After surviving New York City traffic, the director of the Oscar-nominated film “Selma,” Ava DuVernay, ran onto the Tribeca Film Festival stage at the School of Visual Arts to give her audience their full hour discussion on Wednesday. She soon waxed nostalgic with the talk's moderator, A Tribe Called Quest’s musician Q-Tip, about classic hip-hop, dealing with a studio for the first time on “Selma” and shared her tireless work ethic. 

Here’s a few of the highlights from her Tribeca Talk:

1. Her First Immersion Into The Art Culture Was In College

DuVernay shared stories about her early days as a poet working in a health food store during the Golden Age of Hip-Hop at her alma mater, UCLA. “It was the first time I was living with art. Where I came up, nobody was really thinking about art in that way,” she told the crowd. She acknowledged the hip-hop influence drove her to make her first documentary in 2008, “This is the Life.” 

2. Find Your Support Group

After making an intended pun about “finding your tribe” to Q-Tip, DuVernay told the crowd to “find the folks who are going to feed you and nourish you in creative ways.”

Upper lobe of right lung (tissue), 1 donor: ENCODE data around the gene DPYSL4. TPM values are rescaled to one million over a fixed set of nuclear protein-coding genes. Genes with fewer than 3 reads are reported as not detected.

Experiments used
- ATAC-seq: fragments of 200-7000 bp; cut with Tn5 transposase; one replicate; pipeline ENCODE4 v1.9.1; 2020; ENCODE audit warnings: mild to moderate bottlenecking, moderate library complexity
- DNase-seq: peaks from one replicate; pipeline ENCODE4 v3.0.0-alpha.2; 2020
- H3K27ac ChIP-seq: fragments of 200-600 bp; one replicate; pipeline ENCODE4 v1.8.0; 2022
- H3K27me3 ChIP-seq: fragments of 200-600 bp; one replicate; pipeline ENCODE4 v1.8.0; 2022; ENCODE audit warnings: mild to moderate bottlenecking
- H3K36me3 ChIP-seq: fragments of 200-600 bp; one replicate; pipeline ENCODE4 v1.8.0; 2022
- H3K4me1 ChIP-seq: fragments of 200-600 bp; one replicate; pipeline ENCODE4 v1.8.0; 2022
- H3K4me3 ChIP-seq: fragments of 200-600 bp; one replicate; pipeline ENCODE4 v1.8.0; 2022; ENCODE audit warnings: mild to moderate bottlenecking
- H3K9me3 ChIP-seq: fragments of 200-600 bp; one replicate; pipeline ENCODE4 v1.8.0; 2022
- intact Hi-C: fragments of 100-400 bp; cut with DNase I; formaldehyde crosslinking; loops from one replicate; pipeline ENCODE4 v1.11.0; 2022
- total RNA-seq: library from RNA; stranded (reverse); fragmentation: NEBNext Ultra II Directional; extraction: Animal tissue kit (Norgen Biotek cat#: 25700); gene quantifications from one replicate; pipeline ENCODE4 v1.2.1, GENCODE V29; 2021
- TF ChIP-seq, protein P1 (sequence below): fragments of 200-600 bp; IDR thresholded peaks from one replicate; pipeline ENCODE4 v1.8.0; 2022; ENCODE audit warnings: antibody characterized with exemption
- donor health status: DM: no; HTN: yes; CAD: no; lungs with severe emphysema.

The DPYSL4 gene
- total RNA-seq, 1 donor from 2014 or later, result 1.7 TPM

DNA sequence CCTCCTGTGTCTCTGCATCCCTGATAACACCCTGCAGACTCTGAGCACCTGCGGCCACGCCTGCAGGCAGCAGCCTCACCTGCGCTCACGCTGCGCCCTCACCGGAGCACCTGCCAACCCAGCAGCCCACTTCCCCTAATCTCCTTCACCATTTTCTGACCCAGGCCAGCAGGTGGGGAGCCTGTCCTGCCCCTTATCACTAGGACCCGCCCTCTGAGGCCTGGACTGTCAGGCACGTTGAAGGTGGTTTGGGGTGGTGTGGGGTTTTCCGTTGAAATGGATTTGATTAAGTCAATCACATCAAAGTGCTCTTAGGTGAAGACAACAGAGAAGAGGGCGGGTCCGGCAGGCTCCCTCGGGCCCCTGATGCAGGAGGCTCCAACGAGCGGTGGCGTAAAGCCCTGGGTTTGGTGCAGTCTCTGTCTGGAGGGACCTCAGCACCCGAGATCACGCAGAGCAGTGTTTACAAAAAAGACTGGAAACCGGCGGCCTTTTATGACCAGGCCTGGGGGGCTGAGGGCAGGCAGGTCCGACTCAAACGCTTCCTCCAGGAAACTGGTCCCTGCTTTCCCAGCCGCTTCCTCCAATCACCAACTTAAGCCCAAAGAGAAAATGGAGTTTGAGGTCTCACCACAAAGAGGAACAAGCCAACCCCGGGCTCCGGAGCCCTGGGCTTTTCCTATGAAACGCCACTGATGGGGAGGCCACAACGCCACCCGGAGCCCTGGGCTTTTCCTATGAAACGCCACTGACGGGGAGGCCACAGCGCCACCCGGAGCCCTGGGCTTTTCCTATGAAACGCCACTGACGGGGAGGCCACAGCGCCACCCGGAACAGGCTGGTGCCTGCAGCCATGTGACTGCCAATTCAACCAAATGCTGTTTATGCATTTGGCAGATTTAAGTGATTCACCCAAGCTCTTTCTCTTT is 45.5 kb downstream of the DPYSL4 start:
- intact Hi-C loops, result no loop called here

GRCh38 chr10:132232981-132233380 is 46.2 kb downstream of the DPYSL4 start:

3. 'My Motto Is Stay Shooting'

When asked about the time between her movies, DuVernay admitted she’s still working. “Hashtag Stay Shooting,” she joked. “If I could tattoo it on myself, I would but mom said no more tattoos.” DuVernay said there hasn’t been a time since she started her career as a director that she hasn’t stopped shooting. “There may be a gap between films, but I’m doing a doc or I’m doing a commercial, a video. I’m constantly shooting.” She said she learned the work ethic from fellow director Spike Lee. “Twenty films in 20 years? Always be shooting. Stay working.”

4.  It’s Never Too Late

“I made my first feature film when I was 38,” said DuVernay. She said her independent start outside of the industry helped her find supportive friends and avoid studio resistance. “Eventually, my interests intersected with the industry.”

5. DuVernay To Dive Into TV Next

“The goal is to find liberation in whatever you’re doing,” she said to the crowd. “TV is not what it used to be. TV is being seen as an auteurist medium.” DuVernay will debut a new series for OWN and announced she will be shooting this summer. She also told the crowd she would welcome the opportunity to create a story for a virtual reality experience.

6. On Her Experience On Working With A Studio For 'Selma.'

After some prodding from Q-Tip, DuVernay opened up about her first brush with the studio system. “It is interesting to work in a collaborative manner with people who might not be used to working in a collaborative manner.” DuVernay went on to explain, “I think they know what they’re talking about from their perspective, which is business. My perspective is from the creative side. Sometimes those two don’t mix.”

The Tribeca Film Festival runs through April 26. “Selma” is available now on Amazon